End of Assembly
One of the most important things an assembly provides is a supply of interchangeable parts. When you count on replacing some parts with others just as good, you can carry on assembly work in a routine way. That is why the networks and conventions that make up an assembly create opportunities as well as constraints. The boundaries of an assembly, in fact, are defined by this capacity for interchangeability (after Becker, Art Worlds).
Assembly can thus be taken seriously as both “art” and support work for some other artistic activity. Assembly poets care little whether their work goes (is recognized) by the name of art or something else. In fact, they are often told that what they are doing is not art, and so they often do the same work under a different name: school, or service or research, for example, and to the same effect. Nonetheless, while going by any of several names, assembly work is still recognizable by its readiness for interchangeability or, more broadly, for its component-status within a wider network of activities. In fact, a different “cooperative world” (Becker) is what the assembly technician needs most these days, not the staid predictability of even the more adventuresome or maverick “art worlds.”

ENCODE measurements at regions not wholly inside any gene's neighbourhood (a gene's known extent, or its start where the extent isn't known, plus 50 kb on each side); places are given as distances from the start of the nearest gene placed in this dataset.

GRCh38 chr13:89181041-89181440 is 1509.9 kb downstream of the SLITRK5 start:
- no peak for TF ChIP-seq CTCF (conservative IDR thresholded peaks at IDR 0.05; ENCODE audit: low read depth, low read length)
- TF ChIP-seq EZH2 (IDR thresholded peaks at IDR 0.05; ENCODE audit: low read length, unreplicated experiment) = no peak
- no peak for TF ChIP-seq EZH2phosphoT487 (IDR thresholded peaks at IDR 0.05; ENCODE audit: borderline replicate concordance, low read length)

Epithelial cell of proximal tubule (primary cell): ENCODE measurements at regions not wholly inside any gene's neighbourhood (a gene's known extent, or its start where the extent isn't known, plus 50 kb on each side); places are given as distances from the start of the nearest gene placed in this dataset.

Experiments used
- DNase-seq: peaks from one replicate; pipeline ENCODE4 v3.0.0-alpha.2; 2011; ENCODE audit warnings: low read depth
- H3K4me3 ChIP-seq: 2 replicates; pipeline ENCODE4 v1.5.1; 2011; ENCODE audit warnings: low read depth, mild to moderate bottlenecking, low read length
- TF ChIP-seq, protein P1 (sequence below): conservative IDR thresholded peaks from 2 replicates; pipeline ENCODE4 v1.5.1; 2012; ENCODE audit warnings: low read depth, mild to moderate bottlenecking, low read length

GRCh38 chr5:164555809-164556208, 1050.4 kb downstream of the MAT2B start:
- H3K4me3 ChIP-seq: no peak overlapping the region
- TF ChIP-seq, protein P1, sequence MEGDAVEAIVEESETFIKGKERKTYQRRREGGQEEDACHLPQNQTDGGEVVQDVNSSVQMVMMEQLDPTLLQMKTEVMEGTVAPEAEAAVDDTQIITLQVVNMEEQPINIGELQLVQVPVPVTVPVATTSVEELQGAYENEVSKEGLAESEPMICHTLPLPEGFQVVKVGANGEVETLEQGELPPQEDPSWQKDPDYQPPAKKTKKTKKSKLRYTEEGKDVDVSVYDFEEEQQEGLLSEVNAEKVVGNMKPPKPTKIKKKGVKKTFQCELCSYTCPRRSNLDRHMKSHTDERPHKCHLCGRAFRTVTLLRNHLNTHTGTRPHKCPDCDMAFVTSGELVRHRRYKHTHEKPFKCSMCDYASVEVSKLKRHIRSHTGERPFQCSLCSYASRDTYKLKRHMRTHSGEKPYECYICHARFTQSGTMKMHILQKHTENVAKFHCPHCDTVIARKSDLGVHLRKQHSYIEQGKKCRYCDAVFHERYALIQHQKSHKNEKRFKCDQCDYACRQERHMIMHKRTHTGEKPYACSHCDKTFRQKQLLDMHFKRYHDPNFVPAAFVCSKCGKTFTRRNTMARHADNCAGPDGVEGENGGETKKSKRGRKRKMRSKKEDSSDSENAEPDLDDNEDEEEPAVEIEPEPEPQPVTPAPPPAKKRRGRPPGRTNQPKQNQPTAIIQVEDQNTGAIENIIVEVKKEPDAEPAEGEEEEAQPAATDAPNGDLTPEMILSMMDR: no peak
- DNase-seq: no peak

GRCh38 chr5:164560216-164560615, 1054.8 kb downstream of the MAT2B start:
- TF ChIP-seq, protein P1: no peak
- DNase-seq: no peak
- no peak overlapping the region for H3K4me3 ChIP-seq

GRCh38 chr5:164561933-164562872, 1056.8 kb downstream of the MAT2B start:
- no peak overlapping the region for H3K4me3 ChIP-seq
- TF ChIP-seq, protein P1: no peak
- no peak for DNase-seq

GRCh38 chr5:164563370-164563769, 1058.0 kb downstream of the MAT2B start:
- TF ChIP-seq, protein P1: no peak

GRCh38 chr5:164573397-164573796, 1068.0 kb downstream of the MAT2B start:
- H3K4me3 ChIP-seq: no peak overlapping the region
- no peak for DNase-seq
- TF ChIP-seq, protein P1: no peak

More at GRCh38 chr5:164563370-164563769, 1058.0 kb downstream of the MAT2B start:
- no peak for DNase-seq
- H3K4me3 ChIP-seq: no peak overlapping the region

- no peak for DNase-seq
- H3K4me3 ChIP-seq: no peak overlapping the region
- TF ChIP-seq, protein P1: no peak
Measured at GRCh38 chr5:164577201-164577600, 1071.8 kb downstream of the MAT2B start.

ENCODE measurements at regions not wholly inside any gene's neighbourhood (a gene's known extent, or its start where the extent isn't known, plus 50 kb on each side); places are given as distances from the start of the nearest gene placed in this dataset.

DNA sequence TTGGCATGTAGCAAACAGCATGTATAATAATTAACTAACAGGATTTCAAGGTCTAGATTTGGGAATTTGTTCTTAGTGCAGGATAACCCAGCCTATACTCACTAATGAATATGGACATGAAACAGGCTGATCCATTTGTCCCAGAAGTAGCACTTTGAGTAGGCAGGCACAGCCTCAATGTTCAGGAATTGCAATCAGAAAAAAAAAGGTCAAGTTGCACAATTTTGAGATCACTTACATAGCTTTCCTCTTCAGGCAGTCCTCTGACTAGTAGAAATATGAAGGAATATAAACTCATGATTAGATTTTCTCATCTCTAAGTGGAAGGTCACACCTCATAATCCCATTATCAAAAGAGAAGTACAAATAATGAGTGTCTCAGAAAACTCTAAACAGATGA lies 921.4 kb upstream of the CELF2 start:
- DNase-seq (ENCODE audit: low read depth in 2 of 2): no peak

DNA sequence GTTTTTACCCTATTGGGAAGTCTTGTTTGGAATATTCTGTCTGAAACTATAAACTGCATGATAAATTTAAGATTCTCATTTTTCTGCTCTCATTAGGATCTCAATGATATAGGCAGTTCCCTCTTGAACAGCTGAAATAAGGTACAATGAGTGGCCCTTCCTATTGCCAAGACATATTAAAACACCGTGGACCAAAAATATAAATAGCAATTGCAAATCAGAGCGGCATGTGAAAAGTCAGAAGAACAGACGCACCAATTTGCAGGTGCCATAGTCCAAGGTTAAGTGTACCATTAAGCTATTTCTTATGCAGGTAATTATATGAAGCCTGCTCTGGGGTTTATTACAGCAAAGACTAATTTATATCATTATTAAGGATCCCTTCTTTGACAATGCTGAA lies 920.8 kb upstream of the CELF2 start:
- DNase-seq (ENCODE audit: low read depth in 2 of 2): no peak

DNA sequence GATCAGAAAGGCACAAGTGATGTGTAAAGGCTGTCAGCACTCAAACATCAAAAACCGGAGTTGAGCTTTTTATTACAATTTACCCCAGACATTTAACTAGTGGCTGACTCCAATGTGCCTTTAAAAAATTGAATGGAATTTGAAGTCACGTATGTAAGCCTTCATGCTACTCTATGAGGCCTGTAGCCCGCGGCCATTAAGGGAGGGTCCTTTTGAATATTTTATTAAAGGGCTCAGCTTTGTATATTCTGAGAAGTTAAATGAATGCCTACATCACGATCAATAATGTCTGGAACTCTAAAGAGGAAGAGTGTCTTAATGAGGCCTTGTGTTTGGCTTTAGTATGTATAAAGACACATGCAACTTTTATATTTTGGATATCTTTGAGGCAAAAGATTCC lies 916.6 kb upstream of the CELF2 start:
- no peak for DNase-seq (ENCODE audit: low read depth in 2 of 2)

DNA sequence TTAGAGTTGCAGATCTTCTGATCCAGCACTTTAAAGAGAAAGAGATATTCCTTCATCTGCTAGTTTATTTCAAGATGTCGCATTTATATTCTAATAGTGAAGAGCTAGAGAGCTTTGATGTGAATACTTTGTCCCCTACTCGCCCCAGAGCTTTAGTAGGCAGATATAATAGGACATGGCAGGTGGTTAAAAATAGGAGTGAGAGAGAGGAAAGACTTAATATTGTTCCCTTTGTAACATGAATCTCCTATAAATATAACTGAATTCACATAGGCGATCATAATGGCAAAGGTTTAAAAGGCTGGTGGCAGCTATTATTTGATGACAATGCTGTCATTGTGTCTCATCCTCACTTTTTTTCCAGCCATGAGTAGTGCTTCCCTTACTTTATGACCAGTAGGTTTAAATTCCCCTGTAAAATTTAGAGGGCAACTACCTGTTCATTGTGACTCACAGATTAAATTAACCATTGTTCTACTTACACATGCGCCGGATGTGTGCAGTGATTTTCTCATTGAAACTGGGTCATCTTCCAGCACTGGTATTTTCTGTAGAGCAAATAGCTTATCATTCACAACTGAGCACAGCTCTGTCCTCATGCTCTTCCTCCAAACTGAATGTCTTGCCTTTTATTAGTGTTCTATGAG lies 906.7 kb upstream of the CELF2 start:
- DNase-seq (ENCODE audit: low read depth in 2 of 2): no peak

Critics will claim that we have lionized a form of swap in/swap out lawlessness where not only anything goes but anything goes wherever it wants. But this is hardly the case: since everything must go (somewhere), it might as well go into the assembly. Critics will counter that this claim again begs the question, but the agile and attentive student of assembly will realize that, on the contrary, wherever and somewhere are not interchangeable. On this distinction assembly poetics bases a great deal of its project.
Assembly begins with the assumption that parts are in the air for the taking. Since the juggling has long since begun, one can hardly blame the assembly technician for getting in on the act. In the end, assembly stands ready for the game of recovery and redemption inherent to the game of revenge and reclamation already underway. A bumbling but loveable clown provides the content; the assembly technician just reaches in to touch form, nabbing a bit of it for good luck (and better balance).
Everywhere you look the clean sweep, the finely cut corners (and wedges) of assembly. Textured and ethereal, a management of tattered remnants, assembly goes on and on, sometimes sewn into a quilt, sometimes torn to pieces.